The first time I paddled near Petit Manan Island, my goal was merely to get past it. That was a few years ago on a trip up the coast with Todd. We’d been stuck on an island in bad weather, waiting for a window of good enough conditions so we could paddle around Petit Manan Point. What we knew of the point came from guidebooks with stern warnings of the dangers surrounding the two-mile sandbar stretching out to the islands. The lighthouse--the second tallest in Maine-- stood like a big, dark exclamation point, as if to suggest that whatever lay beneath it needed emphasis. We launched before sunrise and crossed the bar at slack low tide in placid conditions—anticlimactic, but also a relief.
But I’ve always kept the place in mind. Aside from its reputation for rough conditions, Petit Manan Island is known for seabirds, home to one of the few puffin colonies on the Maine Coast. And that lighthouse—hard to explain it, but it just seems to exert a pull; you can see it from miles away (26 miles, to be exact). It makes you want to paddle up close and check it out.
We chose a calm day with a mid-day low tide. Not only did we want some current-assist, but we wanted to minimize the current while we paddled around the island and the bar. Peter and I launched in Pigeon Hill Bay and paddled out along Bois Bubert Island, taking a break on a ledge before pointing toward the lighthouse. Petit Manan Island is off-limits this time of year due to seabird nesting, while adjacent Green Island is always off-limits, so we would be in our boats for a while.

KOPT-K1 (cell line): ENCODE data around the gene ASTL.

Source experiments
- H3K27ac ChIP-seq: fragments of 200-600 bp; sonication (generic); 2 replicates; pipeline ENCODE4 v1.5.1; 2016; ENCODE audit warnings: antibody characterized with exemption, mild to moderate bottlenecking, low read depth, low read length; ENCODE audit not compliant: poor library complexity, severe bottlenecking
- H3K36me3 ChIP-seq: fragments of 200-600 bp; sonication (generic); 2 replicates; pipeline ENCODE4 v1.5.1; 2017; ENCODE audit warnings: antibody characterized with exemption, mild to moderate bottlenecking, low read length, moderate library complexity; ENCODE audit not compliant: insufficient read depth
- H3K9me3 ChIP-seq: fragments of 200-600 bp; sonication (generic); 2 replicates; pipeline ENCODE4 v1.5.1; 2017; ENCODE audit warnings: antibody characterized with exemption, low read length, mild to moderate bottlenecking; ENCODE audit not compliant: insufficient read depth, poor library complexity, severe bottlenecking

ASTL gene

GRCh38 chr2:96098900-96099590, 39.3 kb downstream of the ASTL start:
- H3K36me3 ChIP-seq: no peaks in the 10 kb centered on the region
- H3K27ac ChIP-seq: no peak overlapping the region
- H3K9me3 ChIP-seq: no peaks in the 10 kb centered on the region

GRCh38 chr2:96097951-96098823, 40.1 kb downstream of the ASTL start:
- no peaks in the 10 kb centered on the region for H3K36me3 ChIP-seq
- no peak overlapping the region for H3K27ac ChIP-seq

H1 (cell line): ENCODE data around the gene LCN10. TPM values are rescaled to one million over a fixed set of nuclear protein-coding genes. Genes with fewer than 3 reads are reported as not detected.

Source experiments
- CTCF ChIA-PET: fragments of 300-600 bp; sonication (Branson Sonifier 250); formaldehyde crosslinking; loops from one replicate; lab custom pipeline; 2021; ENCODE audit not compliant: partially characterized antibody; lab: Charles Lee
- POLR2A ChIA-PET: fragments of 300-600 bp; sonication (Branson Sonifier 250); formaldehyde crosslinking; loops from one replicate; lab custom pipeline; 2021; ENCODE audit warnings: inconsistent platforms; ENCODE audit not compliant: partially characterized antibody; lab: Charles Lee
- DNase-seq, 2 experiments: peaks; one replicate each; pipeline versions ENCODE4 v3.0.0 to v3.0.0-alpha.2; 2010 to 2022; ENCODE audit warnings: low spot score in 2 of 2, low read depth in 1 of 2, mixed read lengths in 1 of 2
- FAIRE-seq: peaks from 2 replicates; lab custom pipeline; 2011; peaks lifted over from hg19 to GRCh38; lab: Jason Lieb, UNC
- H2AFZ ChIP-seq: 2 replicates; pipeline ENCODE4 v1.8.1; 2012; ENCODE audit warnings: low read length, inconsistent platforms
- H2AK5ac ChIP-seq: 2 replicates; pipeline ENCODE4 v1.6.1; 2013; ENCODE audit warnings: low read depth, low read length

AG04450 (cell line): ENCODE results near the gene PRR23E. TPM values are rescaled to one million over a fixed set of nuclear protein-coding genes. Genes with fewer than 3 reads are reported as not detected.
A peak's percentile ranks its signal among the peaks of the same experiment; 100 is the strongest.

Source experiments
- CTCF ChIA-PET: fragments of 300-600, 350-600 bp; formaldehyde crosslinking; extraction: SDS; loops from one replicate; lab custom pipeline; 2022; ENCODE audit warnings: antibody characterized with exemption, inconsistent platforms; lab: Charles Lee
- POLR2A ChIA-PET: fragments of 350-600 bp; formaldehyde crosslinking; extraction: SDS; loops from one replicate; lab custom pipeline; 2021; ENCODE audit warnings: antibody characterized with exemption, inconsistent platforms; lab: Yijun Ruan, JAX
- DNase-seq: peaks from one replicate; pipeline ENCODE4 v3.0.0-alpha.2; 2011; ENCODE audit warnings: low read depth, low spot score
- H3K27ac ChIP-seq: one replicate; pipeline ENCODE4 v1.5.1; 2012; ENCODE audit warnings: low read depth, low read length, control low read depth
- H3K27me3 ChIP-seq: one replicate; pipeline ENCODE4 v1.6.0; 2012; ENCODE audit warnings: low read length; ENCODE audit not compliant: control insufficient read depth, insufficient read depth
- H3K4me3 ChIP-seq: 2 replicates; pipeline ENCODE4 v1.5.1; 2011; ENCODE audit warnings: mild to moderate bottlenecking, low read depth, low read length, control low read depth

To the west, the bar was visible only by the occasional ridge of white-topped waves above it. A couple of bell buoys marked a channel for sailboats. We aimed for the lighthouse, but felt the pull of current drawing us toward the bar. We’d picked a calm day though, and had little worry about tough conditions. We began seeing less-familiar birds: an oystercatcher with its long orange bill, some others I still haven't identified and the more-familiar laughing gulls.
I didn’t see any puffins on shore though. “Maybe not this trip,” I thought. But then I noticed Peter ahead of me, watching some small birds in the water. Puffins. I drifted toward them, and soon, one of them swam right beside my kayak, checking me out.
This trip was during my annual “waterproof camera is broken” period, which usually happens right in the middle of the summer. Sometimes that means I go without a camera. This time I had Rebecca’s SLR, double-dry-bagged. I snapped-away, taking many photos.
Peter finally asked “Didn’t the tide change a little while ago?” Indeed, it had. We went around the island and found fairly mellow conditions over the bar, which we followed back to Petit Manan Point. The current increased as we went, giving us an easy ride up Pigeon Hill Bay, back to the launch.